# In JavaScript, find the array’s minimum and maximum elements.

## Problem

How can I get the min and max elements of a JavaScript array quickly?

Example pseudocode:

``````let array = [100, 0, 50]

array.min() //=> 0
array.max() //=> 100
``````

## Solution #1

Instead of using the built-in Array object, you may use Math.max/Math.min:

``````Array.prototype.max = function() {
return Math.max.apply(null, this);
};

Array.prototype.min = function() {
return Math.min.apply(null, this);
};
``````

Here’s a JSFiddle to play with.

Because using the built-ins can cause conflicts with other libraries (as some people have discovered), you might be better off applying Math.xxx() directly to your array:

``````var min = Math.min.apply(null, arr),
max = Math.max.apply(null, arr);
``````

If your browser supports ECMAScript 6, you can also use the spread operator, which works in the same way as the apply method:

``````var min = Math.min( ...arr ),
max = Math.max( ...arr );
``````

## Solution #2

``````var max_of_array = Math.max.apply(Math, array);
``````

See http://aaroncrane.co.uk/2008/11/javascript max api/ for further information.

## Solution #3

Both Math.min and Math.max in Node.js show the following error for large arrays (107 members).

Instead of adding every member to the call stack, a more robust alternative is to pass an array:

``````function arrayMin(arr) {
return arr.reduce(function (p, v) {
return ( p < v ? p : v );
});
}

function arrayMax(arr) {
return arr.reduce(function (p, v) {
return ( p > v ? p : v );
});
}
``````

If performance is a problem, the following code is 3 times faster on my machine than Math.max.apply. See http://jsperf.com/min-and-max-in-array/2 for further information.

``````function arrayMin(arr) {
var len = arr.length, min = Infinity;
while (len--) {
if (arr[len] < min) {
min = arr[len];
}
}
return min;
};

function arrayMax(arr) {
var len = arr.length, max = -Infinity;
while (len--) {
if (arr[len] > max) {
max = arr[len];
}
}
return max;
};
``````

If your arrays contains strings instead of numbers, you also need to coerce them into numbers. The below code does that, but it slows the code down ~10 times on my machine. See http://jsperf.com/min-and-max-in-array/3.

``````function arrayMin(arr) {
var len = arr.length, min = Infinity;
while (len--) {
if (Number(arr[len]) < min) {
min = Number(arr[len]);
}
}
return min;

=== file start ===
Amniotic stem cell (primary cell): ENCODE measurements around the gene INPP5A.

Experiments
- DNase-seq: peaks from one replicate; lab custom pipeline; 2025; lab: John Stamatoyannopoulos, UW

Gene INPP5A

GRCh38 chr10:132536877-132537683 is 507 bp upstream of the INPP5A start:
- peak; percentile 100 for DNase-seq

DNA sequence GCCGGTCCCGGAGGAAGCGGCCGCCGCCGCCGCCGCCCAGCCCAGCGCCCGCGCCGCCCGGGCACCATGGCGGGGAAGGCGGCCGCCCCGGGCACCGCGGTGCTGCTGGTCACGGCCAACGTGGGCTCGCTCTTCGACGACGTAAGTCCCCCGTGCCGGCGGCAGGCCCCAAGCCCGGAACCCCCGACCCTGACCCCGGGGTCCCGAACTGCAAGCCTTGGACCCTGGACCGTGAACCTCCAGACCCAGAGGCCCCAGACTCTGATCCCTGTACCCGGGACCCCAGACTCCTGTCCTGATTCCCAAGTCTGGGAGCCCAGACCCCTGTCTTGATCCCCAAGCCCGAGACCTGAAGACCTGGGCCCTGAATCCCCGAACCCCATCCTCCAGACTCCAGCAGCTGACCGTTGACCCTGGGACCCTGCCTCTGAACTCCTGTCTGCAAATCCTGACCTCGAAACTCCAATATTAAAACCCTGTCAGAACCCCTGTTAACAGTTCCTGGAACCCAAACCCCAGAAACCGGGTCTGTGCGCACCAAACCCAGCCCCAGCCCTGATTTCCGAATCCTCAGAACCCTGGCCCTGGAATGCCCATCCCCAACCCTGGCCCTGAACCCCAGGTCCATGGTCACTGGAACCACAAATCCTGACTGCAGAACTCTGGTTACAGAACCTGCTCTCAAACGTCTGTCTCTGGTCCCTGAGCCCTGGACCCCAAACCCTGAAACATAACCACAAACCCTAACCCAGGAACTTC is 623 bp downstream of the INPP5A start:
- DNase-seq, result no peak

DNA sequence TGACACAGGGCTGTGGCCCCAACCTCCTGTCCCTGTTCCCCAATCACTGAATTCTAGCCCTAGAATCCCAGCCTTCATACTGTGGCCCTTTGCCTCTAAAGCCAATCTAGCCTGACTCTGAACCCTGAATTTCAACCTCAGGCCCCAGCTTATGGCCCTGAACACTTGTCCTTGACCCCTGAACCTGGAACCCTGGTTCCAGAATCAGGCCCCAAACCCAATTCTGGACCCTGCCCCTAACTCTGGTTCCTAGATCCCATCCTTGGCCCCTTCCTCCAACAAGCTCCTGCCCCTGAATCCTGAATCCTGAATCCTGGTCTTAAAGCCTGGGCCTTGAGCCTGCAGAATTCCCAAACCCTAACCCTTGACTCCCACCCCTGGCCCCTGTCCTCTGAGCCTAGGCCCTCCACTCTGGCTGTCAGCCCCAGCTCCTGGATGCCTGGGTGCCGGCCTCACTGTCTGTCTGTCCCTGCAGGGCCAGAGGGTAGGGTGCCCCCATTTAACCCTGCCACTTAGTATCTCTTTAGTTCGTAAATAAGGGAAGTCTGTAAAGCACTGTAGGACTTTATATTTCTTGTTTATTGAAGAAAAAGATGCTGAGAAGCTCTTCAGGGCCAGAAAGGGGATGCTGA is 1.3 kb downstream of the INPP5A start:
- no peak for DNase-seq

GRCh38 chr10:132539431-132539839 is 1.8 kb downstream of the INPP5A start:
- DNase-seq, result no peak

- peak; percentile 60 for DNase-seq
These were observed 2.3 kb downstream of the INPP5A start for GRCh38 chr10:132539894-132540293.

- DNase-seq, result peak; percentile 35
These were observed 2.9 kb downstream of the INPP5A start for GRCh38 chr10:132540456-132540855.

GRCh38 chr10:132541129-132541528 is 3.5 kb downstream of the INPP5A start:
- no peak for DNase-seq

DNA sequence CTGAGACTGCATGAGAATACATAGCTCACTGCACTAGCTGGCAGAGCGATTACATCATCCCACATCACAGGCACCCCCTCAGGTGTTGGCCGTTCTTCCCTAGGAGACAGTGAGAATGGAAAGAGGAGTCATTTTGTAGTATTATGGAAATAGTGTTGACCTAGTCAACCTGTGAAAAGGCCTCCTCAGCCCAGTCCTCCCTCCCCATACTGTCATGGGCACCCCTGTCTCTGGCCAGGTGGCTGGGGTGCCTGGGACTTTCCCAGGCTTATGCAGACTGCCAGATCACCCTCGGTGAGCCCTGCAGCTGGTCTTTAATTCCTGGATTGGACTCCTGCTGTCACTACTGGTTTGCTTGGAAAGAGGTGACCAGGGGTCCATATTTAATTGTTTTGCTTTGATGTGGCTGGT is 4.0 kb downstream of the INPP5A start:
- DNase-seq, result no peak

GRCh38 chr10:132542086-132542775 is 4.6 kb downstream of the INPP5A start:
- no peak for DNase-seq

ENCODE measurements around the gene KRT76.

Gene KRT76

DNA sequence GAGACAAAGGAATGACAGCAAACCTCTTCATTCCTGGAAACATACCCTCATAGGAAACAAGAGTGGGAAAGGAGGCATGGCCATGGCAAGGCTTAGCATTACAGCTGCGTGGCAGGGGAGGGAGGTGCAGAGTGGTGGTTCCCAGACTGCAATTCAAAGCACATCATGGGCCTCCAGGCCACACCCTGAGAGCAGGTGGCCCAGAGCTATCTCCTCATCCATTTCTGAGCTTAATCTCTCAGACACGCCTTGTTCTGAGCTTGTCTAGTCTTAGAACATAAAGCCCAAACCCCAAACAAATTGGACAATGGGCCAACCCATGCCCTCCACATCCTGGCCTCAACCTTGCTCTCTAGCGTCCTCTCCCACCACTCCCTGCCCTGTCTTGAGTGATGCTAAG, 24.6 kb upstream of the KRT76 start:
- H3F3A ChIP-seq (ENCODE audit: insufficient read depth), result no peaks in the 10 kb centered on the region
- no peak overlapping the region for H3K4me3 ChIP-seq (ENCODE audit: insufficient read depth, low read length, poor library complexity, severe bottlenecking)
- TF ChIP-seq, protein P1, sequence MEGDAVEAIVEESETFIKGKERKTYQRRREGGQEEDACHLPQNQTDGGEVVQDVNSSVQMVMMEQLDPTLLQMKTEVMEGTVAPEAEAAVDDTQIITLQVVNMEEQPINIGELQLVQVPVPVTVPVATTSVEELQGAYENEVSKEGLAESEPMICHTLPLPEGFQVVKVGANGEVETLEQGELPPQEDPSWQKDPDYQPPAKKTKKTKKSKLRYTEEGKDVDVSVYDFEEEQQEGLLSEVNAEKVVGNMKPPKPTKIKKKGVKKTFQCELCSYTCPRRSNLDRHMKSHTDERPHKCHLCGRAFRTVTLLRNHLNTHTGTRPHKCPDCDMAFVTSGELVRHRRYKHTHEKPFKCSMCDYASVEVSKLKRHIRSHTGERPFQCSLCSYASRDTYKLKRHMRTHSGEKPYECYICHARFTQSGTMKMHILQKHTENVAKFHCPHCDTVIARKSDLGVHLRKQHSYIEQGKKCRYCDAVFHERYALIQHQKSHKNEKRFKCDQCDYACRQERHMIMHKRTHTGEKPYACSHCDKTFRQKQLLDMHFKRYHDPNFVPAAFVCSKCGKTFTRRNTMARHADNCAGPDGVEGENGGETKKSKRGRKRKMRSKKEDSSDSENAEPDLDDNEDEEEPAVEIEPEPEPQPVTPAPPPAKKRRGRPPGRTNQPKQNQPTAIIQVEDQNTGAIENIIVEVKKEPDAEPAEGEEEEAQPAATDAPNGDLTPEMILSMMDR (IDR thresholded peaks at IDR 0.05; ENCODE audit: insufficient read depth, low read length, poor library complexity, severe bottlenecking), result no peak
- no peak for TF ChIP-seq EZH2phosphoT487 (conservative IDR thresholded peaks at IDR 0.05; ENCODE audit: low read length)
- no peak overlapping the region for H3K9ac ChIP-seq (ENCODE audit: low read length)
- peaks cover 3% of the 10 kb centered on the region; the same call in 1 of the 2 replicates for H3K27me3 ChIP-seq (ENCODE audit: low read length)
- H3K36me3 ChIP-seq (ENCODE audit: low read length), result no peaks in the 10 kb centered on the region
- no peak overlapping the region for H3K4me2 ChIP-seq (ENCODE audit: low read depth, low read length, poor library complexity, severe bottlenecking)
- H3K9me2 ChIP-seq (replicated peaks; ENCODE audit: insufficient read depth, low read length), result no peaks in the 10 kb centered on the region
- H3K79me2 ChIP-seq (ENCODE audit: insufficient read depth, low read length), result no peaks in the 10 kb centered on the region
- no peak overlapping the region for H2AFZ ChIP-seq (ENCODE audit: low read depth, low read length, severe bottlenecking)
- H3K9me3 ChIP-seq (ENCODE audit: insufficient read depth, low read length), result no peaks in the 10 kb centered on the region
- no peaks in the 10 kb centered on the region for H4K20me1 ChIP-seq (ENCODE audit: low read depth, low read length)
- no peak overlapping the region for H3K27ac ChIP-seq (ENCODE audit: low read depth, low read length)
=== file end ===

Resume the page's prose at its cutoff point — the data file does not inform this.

};

function arrayMax(arr) {
var len = arr.length, max = -Infinity;
while (len--) {
if (Number(arr[len]) > max) {
max = Number(arr[len]);
}
}
return max;
};
``````

## Solution #4

``````Math.max(...array)  // The same with "min" => Math.min(...array)
``````

## Solution #5

``````// For regular arrays:
var max = Math.max(...arrayOfNumbers);

// For arrays with tens of thousands of items:
let max = testArray;
for (let i = 1; i < testArrayLength; ++i) {
if (testArray[i] > max) {
max = testArray[i];
}
}
``````

This is previously addressed in the official MDN docs for Math.max():

According to MDN, the maximum number of arguments for the apply and spread solutions was 65536, which derived from the limit of the maximum number of arguments:

They even provide a hybrid solution that isn’t really effective in comparison to other options. For further information, see the performance test below.

The actual limit in 2019 is the call stack’s maximum size. For contemporary Chromium-based desktop browsers, this means that when using apply or spread to find min/max, the maximum size for numbers only arrays is effectively 120000. A stack overflow will occur above this point, resulting in the following error:

By capturing that error with the script below (based on this blog article), you can calculate the limit for your specific environment.

Warning! Running this script takes time and depending on the performance of your system it might slow or crash your browser/system!

I produced some benchmarks based on EscapeNetscape’s test, which tests 5 alternative ways on a random number only array of 100000 entries.

The standard loop (which, by the way, does not have a size constraint) is the fastest worldwide in 2019. Apply and spread is next, followed by MDN’s hybrid solution, which is the slowest to minimize.

Almost all of the tests yielded the same findings, with the exception of one in which the spread was the slowest for some reason.

When you have a million items in your array, things start to break, and you’re left with the usual loop as a fast option and reduce as a slower one.